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A worldwide forum for the discussion of ideas and experience relating to the development and application of entrepreneurship.

ISSN 1465-7503 (print); 2043-6882 (online)

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Edited by:
Professor Gerard McElwee

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The International Journal of Entrepreneurship and Innovation was launched at the beginning of a century in which an understanding of the nature, process and practice of entrepreneurship will be a key factor in economic success.

Worldwide, the proliferation of small businesses and their increasing importance in the economy mean that the management and growth of such enterprises are ever-more critical in national and regional development. At the same time, changes in work patterns and the frequent opportunities for innovation offered by accelerating technological development make entrepreneurship within organizations - 'intrapreneurship' - a core challenge for large companies. From multinational to micro-enterprise, no business can afford to ignore this issue.

What is entrepreneurship? Can it be taught? How do entrepreneurs balance their innovative talents with the need to manage their business and control its growth? How do large organizations encourage and empower entrepreneurial behaviour? The International Journal of Entrepreneurship and Innovation addresses these and many other questions, focusing on practical application - from becoming an entrepreneur, through making financial choices, through strategic planning, to internationalization and acquisition. As entrepreneurship also has a key role to play outside the private sector, the journal includes in its coverage entrepreneurial issues in non-profit public-sector organizations.

Published quarterly, IJEI provides a worldwide forum for the exploration and dissemination of ideas and experience relating to the development and application of entrepreneurship. The journal takes an interdisciplinary approach, drawing on the highest-quality work in business and management and in the social sciences.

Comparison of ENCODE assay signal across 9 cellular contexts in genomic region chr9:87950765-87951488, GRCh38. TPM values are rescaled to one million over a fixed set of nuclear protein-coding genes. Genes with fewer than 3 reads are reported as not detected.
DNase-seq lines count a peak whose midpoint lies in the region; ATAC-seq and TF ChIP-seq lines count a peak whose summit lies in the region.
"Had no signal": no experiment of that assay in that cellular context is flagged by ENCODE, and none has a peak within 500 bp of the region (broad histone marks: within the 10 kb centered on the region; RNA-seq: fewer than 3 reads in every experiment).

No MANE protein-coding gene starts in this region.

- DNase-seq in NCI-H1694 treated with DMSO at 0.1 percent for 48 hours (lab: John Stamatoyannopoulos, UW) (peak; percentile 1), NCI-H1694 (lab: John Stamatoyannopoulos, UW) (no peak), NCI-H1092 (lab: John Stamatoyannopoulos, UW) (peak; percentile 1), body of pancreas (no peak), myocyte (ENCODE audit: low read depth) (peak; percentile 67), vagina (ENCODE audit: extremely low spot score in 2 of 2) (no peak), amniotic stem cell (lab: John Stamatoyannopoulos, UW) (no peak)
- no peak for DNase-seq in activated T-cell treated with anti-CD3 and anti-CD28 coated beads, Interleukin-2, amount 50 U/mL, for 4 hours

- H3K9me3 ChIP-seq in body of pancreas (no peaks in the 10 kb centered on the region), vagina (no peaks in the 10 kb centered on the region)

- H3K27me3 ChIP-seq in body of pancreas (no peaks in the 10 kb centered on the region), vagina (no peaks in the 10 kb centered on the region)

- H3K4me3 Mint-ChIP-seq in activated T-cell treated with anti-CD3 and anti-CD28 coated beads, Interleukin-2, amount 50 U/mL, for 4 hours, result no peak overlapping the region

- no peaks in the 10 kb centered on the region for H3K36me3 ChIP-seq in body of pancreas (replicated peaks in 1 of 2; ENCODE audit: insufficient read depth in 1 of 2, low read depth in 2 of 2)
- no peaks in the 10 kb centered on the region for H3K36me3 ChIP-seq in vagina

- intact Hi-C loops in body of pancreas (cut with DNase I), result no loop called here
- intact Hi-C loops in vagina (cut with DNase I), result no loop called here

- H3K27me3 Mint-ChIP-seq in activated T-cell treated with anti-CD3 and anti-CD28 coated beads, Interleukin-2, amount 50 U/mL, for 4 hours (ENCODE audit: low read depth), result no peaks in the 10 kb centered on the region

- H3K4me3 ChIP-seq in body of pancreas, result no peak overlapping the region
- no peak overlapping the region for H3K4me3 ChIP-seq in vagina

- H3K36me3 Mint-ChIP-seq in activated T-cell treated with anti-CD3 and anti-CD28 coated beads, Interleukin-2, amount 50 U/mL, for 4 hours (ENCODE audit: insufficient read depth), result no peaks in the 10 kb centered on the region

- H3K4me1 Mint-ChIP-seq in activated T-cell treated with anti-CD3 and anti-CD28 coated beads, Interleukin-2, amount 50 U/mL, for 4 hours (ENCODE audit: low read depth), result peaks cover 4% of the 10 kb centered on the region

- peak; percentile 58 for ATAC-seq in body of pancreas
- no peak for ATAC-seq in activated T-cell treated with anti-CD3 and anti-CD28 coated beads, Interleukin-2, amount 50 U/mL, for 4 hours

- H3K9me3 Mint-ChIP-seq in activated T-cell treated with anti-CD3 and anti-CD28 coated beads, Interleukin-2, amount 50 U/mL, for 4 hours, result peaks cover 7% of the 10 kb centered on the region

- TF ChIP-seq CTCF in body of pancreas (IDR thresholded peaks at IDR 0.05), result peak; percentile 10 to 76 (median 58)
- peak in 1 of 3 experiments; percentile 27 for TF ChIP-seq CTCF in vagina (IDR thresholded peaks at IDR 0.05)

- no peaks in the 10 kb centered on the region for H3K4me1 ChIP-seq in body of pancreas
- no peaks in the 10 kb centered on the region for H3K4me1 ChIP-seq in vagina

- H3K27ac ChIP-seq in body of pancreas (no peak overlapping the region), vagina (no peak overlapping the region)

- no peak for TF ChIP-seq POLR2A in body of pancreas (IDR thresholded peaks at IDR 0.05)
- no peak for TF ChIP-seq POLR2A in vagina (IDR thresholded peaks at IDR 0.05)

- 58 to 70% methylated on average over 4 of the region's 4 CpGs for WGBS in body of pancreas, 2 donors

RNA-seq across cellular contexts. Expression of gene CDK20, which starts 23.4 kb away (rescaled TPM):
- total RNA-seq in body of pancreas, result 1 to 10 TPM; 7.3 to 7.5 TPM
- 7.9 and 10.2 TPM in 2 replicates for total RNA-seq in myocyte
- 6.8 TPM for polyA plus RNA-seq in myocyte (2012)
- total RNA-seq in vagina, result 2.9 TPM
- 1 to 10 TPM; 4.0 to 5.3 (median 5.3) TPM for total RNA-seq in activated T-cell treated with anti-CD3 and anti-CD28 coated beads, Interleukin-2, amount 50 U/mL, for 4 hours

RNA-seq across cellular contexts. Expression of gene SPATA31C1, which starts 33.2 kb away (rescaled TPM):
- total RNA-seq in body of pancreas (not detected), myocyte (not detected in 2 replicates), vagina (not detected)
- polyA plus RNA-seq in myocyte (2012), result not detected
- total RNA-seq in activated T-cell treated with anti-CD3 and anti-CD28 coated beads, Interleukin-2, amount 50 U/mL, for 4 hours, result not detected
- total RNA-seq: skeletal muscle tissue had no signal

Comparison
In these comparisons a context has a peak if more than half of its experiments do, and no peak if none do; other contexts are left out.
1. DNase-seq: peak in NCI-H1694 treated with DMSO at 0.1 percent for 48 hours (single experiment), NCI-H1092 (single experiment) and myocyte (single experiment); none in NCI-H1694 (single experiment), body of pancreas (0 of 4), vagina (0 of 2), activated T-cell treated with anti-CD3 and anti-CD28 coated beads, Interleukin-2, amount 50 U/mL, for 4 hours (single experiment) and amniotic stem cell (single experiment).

Authors and readers are drawn from universities, government, and industry. In particular, IJEI will appeal to researchers and teachers concerned with entrepreneurship and related issues in higher education (especially in business schools, and university departments of management, sociology and psychology); to government departments and initiatives whose objective is to promote entrepreneurial and innovative activity; and to human resources directors and chief executives in industry, as well as to entrepreneurs themselves.

The International Journal of Entrepreneurship and Innovation (ISSN 1465-7503) is a refereed journal and is published in February, May, August and November. Online access to the electronic edition is provided as a free supplement to subscribers to the printed journal.

Key topics
  • Strategic dimensions of growth
  • The entrepreneur as manager of a growing company
  • Financing company growth
  • Internationalization and growth
  • The acquisitions process of a growing company
  • Teaching entrepreneurship
  • Strategic alliances
  • New forms of organization
  • Women and entrepreneurship
  • Entrepreneurial behaviour in large organizations
  • Entrepreneurship in developing countries
  • Making allies in business
  • Ethics, the entrepreneur and the company

Each issue of IJEI includes four to six double-blind peer-reviewed papers. Contents and abstracts of the latest issue are available on this Website.

In addition to the selected papers, regular features are:

  • A case study of around 2,000-3,000 words. Designed for use in the 'classroom', case studies will be supported by questions, provided either by the author or the editor. The case studies will be diverse in coverage and approach. They may, for example: (1) describe a process whereby an entrepreneurial activity has succeeded or failed; (2) outline the stages involved in establishing a new enterprise: innovation, start-up, maturation, growth and decline; or (3) analyse a particular facet of a new enterprise (eg a human resource issue or the financing of the enterprise).